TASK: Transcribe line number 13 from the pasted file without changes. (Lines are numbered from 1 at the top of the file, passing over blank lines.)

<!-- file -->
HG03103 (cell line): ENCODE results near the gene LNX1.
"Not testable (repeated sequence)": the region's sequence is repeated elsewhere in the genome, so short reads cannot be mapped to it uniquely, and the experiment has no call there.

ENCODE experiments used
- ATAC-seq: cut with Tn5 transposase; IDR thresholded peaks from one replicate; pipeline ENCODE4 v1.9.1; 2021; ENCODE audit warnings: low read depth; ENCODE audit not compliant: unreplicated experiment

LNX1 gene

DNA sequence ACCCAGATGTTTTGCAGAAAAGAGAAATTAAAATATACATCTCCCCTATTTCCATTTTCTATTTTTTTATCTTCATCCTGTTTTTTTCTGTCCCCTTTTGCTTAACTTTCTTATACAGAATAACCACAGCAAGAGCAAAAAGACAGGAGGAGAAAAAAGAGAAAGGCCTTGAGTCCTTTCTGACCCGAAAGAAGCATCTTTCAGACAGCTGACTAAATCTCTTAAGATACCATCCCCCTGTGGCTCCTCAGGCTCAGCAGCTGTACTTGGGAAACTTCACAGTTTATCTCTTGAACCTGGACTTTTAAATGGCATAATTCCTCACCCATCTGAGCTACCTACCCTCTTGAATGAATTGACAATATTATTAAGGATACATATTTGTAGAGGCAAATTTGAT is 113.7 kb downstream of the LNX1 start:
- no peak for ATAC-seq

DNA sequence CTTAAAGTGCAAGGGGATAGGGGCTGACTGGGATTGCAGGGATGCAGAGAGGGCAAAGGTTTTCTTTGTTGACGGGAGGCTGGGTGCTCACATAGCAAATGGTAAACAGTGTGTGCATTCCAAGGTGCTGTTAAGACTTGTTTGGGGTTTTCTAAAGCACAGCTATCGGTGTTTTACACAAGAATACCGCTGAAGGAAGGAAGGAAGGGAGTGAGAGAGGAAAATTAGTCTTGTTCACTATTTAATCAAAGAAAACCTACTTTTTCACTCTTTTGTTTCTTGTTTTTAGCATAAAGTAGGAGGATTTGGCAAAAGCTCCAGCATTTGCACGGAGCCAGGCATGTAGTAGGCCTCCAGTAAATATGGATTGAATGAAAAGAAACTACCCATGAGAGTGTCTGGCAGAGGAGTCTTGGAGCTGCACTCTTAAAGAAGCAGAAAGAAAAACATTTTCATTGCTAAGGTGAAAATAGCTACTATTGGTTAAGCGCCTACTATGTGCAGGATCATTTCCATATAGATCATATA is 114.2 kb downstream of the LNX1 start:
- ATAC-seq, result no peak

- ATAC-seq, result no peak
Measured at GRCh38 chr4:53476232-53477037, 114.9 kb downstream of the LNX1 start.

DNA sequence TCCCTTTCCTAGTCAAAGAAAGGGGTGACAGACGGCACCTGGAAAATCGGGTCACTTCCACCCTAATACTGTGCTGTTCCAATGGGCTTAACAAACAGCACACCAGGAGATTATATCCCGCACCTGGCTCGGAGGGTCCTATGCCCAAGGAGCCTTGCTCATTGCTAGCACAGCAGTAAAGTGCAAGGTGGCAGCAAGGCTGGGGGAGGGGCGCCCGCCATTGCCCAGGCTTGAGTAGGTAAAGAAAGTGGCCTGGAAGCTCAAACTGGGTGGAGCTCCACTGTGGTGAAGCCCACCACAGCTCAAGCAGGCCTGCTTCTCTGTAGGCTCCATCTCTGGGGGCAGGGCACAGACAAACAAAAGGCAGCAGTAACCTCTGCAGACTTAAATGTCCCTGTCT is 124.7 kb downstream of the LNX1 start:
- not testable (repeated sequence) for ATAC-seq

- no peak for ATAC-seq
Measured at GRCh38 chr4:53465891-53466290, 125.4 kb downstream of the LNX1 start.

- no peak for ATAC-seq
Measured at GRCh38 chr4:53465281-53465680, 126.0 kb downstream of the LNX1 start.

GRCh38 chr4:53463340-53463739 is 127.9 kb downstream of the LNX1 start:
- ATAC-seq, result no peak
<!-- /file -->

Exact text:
- not testable (repeated sequence) for ATAC-seq